Tim Loughton: To ask the Secretary of State for Education and Skills when the Minister for Children will acknowledge the letter sent to her by the Lowe Syndrome Trust. 
Margaret Hodge: I received a letter from the Lowe Syndrome Trust on 19 October. I have since made contact with the Trust and am due to meet with representatives of the organisation in the new year.
Mr. Bercow: To ask the Secretary of State for Education and Skills what the total cost to his Department was for accountancy services in each of the last two years. 
Mr. Charles Clarke: The total of costs classified as purchased accountancy services in the accounts of the Department in 200203 and 200304 respectively is £69,584.00 and £190,990.28.
Michael Fabricant: To ask the Secretary of State for Education and Skills what the (a) average primary formula spending share per pupil and (b) average secondary formula spending share per pupil is in each local education authority in 200506, listed in descending order of secondary formula allocations. 
Mr. Miliband: In England, the formula for the primary and secondary sub-blocks comprises a basic entitlement for each pupil, which is the same across the country, plus a top-up for each pupil with additional educational needs, which is again the same across the country, plus top-ups for areas where it costs more to recruit and retain teachers. Local education authorities with a greater proportion of pupils with additional educational needs or higher average earnings will receive a higher level of funding per pupil. The following table shows the average School Formula Spending Share for primary and secondary pupils, as announced on 2 December 2004 in the provisional Local Government Settlement for 200506. The figures are set out in descending order.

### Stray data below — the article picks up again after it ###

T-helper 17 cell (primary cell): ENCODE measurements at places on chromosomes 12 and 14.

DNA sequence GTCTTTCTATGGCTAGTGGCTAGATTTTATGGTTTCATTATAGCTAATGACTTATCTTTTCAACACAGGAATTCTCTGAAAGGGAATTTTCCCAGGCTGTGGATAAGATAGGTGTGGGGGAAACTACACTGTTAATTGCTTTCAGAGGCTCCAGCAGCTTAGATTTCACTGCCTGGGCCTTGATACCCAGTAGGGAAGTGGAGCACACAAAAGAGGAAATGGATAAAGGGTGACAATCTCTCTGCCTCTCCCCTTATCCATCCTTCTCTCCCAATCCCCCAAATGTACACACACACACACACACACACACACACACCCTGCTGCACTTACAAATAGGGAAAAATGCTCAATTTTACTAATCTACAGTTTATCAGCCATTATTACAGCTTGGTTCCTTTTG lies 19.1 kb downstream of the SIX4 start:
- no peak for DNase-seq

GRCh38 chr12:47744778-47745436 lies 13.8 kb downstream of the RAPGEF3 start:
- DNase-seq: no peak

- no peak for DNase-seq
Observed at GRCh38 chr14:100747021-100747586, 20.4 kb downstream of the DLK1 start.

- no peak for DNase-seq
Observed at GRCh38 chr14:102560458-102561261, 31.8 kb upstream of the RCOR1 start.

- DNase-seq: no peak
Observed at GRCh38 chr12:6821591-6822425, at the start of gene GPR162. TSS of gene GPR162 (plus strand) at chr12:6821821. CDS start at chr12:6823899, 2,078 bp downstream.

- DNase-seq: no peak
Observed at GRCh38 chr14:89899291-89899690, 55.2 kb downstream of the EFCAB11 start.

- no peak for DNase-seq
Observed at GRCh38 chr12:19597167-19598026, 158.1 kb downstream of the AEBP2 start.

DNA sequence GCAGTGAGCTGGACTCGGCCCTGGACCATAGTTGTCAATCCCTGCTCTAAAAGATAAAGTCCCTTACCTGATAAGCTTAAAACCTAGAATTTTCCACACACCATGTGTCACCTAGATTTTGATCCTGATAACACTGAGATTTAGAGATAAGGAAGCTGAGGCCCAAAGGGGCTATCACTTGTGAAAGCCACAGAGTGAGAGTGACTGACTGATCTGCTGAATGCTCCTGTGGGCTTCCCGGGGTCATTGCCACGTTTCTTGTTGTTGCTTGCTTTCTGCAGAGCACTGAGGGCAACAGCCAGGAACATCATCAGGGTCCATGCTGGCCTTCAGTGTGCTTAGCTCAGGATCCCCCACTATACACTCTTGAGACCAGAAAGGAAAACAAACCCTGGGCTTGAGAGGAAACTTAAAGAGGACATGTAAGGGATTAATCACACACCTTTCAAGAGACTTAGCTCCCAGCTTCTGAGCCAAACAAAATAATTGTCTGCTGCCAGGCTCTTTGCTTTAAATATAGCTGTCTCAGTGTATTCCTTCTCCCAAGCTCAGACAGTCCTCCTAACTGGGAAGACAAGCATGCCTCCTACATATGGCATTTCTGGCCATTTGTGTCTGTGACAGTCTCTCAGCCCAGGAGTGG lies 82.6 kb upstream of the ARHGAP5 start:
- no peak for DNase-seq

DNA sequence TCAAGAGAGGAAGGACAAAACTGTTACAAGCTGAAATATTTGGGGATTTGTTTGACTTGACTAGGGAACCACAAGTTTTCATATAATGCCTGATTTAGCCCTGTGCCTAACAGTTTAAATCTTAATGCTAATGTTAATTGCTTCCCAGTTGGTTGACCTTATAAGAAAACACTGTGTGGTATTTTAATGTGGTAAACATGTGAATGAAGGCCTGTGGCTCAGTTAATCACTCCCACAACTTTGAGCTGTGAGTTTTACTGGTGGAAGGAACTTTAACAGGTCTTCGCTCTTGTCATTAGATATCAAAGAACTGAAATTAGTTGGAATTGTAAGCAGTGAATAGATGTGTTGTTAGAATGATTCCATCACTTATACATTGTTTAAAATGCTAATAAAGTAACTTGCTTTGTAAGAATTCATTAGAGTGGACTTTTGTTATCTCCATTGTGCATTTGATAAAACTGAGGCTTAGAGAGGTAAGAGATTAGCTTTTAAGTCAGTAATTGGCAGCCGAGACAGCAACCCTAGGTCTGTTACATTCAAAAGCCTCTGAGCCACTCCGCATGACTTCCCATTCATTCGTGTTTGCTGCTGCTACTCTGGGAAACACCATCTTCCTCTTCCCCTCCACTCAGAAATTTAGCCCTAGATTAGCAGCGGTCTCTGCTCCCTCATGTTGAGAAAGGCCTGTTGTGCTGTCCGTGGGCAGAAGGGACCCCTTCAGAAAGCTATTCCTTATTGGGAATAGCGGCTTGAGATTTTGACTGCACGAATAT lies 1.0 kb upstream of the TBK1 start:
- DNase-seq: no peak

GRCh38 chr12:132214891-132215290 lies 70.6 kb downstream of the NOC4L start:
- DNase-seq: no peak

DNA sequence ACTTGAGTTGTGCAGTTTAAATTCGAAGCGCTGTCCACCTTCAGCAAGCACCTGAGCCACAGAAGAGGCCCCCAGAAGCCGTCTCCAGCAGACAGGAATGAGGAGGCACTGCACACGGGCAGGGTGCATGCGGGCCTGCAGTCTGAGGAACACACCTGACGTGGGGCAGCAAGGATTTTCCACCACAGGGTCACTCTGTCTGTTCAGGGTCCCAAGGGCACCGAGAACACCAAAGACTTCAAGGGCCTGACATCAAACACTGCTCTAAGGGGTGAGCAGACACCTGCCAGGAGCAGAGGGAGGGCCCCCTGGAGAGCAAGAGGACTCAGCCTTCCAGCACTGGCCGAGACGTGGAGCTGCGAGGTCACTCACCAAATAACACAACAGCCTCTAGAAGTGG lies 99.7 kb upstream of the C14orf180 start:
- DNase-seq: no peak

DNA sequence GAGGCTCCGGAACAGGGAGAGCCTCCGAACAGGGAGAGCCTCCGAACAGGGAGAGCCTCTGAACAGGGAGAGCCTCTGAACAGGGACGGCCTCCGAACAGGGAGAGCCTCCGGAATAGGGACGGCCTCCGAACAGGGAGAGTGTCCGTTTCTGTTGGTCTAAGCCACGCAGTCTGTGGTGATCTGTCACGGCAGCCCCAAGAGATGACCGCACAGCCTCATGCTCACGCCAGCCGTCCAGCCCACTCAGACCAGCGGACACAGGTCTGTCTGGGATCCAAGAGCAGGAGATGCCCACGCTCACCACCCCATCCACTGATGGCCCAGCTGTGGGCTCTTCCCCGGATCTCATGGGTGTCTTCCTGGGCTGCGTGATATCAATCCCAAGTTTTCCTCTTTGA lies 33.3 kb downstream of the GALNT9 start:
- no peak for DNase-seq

|City of London||3,991|
|Isles of Scilly||3,804|
|Hammersmith and Fulham||3,528|
|Kensington and Chelsea||3,377|
|Barking and Dagenham||2,836|
|Kingston upon Thames||2,747|
|Richmond upon Thames||2,663|
|Windsor and Maidenhead||2,638|
|Isle of Wight Council||2,611|
|Newcastle upon Tyne||2,594|
|City of Kingston-upon-Hull||2,582|
|City of Bristol||2,576|
|Stoke on Trent||2,555|
|Redcar and Cleveland||2,518|
|North East Lincolnshire||2,495|
|Brighton and Hove||2,469|
|East Riding of Yorkshire||2,441|
|Bath and North East Somerset||2,409|
|City of London||4,860|
|Isles of Scilly||4,452|
|Hammersmith and Fulham||4,446|
|Kensington and Chelsea||4,216|
|Barking and Dagenham||3,619|
|Kingston upon Thames||3,510|
|Richmond upon Thames||3,479|
|Windsor and Maidenhead||3,389|
|City of Bristol||3,320|
|City of Kingston-upon-Hull||3,285|
|Newcastle upon Tyne||3,273|
|Stoke on Trent||3,256|
|Isle of Wight Council||3,256|
|Brighton and Hove||3,190|
|Redcar and Cleveland||3,183|
|North East Lincolnshire||3,170|
|Bath and North East Somerset||3,103|
|East Riding of Yorkshire||3,001|